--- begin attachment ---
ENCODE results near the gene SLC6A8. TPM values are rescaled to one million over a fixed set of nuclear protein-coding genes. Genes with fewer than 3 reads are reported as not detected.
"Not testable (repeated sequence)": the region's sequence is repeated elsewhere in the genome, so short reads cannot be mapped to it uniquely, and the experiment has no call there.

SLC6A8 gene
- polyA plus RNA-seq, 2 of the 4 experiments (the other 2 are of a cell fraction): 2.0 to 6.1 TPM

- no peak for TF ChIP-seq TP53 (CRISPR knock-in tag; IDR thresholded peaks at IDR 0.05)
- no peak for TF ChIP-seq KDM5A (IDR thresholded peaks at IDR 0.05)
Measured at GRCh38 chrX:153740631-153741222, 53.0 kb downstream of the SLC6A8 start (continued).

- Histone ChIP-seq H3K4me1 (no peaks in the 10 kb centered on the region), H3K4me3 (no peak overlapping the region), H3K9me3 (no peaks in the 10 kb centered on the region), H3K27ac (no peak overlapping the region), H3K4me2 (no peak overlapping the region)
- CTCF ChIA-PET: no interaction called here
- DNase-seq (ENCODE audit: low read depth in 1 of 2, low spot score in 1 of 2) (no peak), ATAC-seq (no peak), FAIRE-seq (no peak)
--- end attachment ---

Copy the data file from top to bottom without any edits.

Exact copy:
ENCODE results near the gene SLC6A8. TPM values are rescaled to one million over a fixed set of nuclear protein-coding genes. Genes with fewer than 3 reads are reported as not detected.
"Not testable (repeated sequence)": the region's sequence is repeated elsewhere in the genome, so short reads cannot be mapped to it uniquely, and the experiment has no call there.

SLC6A8 gene
- polyA plus RNA-seq, 2 of the 4 experiments (the other 2 are of a cell fraction): 2.0 to 6.1 TPM

- no peak for TF ChIP-seq TP53 (CRISPR knock-in tag; IDR thresholded peaks at IDR 0.05)
- no peak for TF ChIP-seq KDM5A (IDR thresholded peaks at IDR 0.05)
Measured at GRCh38 chrX:153740631-153741222, 53.0 kb downstream of the SLC6A8 start (continued).

- Histone ChIP-seq H3K4me1 (no peaks in the 10 kb centered on the region), H3K4me3 (no peak overlapping the region), H3K9me3 (no peaks in the 10 kb centered on the region), H3K27ac (no peak overlapping the region), H3K4me2 (no peak overlapping the region)
- CTCF ChIA-PET: no interaction called here
- DNase-seq (ENCODE audit: low read depth in 1 of 2, low spot score in 1 of 2) (no peak), ATAC-seq (no peak), FAIRE-seq (no peak)